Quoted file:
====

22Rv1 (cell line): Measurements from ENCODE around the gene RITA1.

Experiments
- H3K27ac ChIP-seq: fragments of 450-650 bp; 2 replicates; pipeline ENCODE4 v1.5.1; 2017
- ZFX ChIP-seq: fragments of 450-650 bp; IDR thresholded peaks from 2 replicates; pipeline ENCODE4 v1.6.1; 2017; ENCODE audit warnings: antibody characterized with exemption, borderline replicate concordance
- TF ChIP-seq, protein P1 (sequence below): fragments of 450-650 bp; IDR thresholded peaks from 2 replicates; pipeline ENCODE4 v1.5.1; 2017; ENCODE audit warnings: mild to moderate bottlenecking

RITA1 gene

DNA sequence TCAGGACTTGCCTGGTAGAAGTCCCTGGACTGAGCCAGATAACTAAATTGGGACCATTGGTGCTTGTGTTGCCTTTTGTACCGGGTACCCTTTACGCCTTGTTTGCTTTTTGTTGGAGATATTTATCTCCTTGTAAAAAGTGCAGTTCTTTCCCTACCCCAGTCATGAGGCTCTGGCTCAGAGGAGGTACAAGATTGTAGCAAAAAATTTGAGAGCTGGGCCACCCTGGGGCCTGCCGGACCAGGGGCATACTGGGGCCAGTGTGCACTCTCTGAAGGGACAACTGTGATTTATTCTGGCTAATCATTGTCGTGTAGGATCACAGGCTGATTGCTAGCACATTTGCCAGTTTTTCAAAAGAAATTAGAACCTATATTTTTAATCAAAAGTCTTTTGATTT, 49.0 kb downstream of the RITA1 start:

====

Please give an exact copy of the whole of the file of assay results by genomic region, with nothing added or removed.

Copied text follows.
22Rv1 (cell line): Measurements from ENCODE around the gene RITA1.

Experiments
- H3K27ac ChIP-seq: fragments of 450-650 bp; 2 replicates; pipeline ENCODE4 v1.5.1; 2017
- ZFX ChIP-seq: fragments of 450-650 bp; IDR thresholded peaks from 2 replicates; pipeline ENCODE4 v1.6.1; 2017; ENCODE audit warnings: antibody characterized with exemption, borderline replicate concordance
- TF ChIP-seq, protein P1 (sequence below): fragments of 450-650 bp; IDR thresholded peaks from 2 replicates; pipeline ENCODE4 v1.5.1; 2017; ENCODE audit warnings: mild to moderate bottlenecking

RITA1 gene

DNA sequence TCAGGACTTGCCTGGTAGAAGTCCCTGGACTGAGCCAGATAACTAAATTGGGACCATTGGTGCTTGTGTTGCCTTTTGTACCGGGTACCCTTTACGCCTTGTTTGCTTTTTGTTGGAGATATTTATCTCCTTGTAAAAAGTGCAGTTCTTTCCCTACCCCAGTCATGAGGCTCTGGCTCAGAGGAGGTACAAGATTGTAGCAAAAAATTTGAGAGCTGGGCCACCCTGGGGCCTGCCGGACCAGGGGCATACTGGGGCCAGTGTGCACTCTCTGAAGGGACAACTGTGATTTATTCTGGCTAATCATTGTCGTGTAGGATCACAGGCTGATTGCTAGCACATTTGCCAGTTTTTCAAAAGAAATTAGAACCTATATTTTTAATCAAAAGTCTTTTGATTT, 49.0 kb downstream of the RITA1 start: